“The umpires screw us because we’re horseshit.”
Solly Hemus was gone from baseball and working in the oil business in Houston long before I was born.
I know of him only because of his distinctive name, and because of the memorably vinegary assessment quoted above, which is attributed to him in Joy in Mudville, George Vecsey’s excellent book about the 1962-69 Mets.
Other sources confirm what this quote suggests: Hemus was something of a hothead. Or a bench jockey, or a pepperpot, or a fireball … call it what you will.
In his 17 years as a big-league player, coach and manager, Hemus was thrown out of games 31 times — leading the league three times.
That included seven ejections in 1959 alone, the year he took on the unusual role of player-manager with the St. Louis Cardinals. (The playing ended quickly. The managing lasted until July 1961, when the Cardinals sacked him in favor of future World Series winner Johnny Keane.)
On May 6, 1962, scarcely a month into the Mets’ first season, third-base coach Hemus became the new franchise’s first-ever ejection, when future Hall of Fame umpire Jocko Conlan ran him from a game in Philadelphia.
Retrosheet says Hemus got on Conlan’s case about breaking up a meeting on the pitcher’s mound; the New York Times article about the day’s game makes no mention. (Yes, I looked it up.)
Hemus, by Vecsey’s telling, was about the only coach who pushed for effort and improvement among the wreckage of the ’62 Mets. Apparently he still harbored hopes of landing another big-league managing job. Perhaps he was trying to position himself to the Mets’ senior leadership as the kind of energetic leader that septuagenarian Casey Stengel couldn’t be.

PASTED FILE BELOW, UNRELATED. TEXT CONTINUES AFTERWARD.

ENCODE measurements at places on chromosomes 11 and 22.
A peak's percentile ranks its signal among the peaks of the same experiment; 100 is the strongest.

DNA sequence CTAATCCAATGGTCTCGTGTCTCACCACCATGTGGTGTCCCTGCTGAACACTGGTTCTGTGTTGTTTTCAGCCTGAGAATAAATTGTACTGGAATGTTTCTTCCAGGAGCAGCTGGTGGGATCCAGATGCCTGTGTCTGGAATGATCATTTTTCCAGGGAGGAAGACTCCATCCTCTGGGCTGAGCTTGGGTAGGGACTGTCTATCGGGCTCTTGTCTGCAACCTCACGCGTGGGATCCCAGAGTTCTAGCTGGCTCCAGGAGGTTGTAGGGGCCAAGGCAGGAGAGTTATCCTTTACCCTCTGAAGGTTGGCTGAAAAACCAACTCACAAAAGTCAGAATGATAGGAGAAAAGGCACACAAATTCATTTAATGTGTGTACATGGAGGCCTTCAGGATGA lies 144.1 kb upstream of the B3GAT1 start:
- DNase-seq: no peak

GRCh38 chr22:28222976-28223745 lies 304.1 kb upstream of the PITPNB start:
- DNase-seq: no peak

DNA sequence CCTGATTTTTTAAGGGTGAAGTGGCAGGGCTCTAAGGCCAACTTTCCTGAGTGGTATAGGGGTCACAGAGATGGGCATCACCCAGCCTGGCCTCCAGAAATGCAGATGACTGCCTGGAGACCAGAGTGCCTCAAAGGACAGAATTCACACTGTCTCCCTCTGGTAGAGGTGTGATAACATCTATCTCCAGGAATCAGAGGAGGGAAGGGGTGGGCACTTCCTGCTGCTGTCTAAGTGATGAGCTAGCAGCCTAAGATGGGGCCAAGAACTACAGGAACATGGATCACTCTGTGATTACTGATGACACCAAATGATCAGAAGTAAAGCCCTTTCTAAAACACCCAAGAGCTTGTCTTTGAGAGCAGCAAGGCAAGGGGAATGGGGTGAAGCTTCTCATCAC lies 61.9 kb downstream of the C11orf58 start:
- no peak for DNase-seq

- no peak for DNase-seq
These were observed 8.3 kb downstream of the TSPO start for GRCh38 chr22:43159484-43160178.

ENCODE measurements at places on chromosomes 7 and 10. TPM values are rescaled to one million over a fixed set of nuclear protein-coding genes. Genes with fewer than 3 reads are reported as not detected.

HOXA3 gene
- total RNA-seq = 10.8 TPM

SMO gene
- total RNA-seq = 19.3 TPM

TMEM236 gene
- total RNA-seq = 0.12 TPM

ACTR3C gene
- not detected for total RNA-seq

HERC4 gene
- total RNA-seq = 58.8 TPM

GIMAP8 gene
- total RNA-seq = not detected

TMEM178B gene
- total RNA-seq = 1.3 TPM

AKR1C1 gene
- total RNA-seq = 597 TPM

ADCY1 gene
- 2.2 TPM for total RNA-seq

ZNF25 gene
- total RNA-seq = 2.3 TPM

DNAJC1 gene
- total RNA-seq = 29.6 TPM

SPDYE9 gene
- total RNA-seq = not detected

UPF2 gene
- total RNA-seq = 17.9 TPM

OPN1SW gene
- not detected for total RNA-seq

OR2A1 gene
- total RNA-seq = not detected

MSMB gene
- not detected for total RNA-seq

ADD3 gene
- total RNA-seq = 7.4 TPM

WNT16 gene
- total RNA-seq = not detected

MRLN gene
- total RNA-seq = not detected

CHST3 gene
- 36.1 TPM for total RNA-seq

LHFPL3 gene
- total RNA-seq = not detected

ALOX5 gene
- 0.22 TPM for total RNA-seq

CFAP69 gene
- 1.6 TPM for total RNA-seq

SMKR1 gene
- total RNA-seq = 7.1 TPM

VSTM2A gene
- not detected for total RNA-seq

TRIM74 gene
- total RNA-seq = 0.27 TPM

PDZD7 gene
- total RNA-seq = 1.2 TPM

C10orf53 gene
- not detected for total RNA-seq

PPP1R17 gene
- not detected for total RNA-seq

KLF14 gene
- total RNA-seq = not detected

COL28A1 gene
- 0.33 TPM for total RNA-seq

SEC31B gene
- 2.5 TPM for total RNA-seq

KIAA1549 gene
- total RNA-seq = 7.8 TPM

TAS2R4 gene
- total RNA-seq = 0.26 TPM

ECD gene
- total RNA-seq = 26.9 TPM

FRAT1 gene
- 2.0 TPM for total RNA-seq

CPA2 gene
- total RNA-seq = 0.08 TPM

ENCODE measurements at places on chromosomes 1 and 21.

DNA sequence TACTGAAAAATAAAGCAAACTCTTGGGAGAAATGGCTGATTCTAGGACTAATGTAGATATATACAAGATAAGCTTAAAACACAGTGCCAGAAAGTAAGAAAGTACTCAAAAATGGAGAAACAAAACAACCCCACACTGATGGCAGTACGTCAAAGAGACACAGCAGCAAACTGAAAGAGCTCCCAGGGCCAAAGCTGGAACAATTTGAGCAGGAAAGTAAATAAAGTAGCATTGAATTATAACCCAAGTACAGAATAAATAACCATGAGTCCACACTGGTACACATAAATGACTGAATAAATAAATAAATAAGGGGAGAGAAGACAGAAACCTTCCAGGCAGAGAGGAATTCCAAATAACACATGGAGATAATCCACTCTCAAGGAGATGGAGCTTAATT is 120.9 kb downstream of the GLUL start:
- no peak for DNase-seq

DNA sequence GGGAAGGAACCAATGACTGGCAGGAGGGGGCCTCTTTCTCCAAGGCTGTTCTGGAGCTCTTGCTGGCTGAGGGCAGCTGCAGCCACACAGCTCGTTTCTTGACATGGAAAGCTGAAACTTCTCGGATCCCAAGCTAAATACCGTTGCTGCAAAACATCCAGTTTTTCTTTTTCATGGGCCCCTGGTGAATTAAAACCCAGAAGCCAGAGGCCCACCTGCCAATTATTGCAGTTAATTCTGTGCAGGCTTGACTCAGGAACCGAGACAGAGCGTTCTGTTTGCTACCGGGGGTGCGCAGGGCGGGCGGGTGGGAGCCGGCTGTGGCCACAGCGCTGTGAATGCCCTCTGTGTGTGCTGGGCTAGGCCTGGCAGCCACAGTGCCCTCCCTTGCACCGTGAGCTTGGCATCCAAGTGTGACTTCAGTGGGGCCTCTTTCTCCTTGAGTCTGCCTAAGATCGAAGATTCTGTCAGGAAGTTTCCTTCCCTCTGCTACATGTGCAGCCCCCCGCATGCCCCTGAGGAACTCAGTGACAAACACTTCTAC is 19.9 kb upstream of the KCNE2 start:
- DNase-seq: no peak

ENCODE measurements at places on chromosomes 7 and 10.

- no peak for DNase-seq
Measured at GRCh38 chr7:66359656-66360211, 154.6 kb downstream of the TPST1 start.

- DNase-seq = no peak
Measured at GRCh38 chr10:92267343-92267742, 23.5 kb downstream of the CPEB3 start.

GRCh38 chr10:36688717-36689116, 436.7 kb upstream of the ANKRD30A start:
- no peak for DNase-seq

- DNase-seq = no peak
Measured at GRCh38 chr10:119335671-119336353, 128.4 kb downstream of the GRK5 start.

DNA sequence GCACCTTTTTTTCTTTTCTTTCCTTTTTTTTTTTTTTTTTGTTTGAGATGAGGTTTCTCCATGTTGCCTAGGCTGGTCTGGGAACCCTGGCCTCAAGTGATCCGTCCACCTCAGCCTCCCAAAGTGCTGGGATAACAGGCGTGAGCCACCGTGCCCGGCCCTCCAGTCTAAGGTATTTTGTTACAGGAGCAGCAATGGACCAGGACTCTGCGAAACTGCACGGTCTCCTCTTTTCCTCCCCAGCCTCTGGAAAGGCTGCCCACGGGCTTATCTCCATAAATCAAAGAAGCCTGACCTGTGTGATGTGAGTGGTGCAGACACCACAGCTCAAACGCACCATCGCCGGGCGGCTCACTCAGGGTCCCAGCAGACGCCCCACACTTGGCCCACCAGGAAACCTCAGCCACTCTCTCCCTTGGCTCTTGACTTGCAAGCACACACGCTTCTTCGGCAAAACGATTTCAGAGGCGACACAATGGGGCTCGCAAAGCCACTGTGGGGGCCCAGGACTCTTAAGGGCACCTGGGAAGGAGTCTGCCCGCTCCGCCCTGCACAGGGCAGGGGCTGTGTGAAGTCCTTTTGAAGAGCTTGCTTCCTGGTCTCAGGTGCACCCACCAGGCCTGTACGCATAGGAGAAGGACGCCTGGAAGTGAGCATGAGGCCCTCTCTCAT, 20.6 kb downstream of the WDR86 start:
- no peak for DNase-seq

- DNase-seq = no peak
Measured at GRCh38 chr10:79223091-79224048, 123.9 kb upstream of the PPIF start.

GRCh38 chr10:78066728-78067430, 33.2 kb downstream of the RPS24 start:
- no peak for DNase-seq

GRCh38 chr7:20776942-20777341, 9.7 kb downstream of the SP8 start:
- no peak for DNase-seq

Unfortunately, not every crisis is an opportunity. Some of ’em are just crises.
In two seasons with the Mets, Hemus had a front-row seat for some of the worst big-league baseball ever played, and whatever effort he put in seems to have made not the least bit of difference.
His experience with the Mets didn’t end his career — he coached with the Cleveland Indians in 1964 and ’65 — but it didn’t help him get hired as a big-league manager again, either. By 1969, when Major League Baseball added four new managing jobs (and the Mets won the World Series), Hemus had been out of organized ball for two years. He stayed there.
The hard-nosed, spit-and-polish sergeant assigned to the most bumbling unit of raw recruits is a stock comic character. (Many of us have encountered such people in person — at summer jobs, perhaps, or our first or second job out of school. Usually we learn to either throw them the occasional bone, or to altogether tune them out.)
Perhaps there was more to Solly Hemus than that. And perhaps he was right to demand more effort; Vecsey paints some of the early Mets as lackadaisical, more interested in their golf games than their day jobs.
Still, my imagination pictures Hemus the way it would picture an Army major who woke up one day to find himself attached to a circus instead of an infantry battalion.
It’s no wonder, I guess, that an early departure from the proceedings came to look awfully appealing from time to time.
The marvelous archive of old MLB radio broadcasts at the Internet Archive includes the second game of a Mets-Cardinals doubleheader from June 9, 1963, in which Solly Hemus gets tossed by second-base umpire Lee Weyer. Haven’t listened to it yet, but maybe this weekend will allow.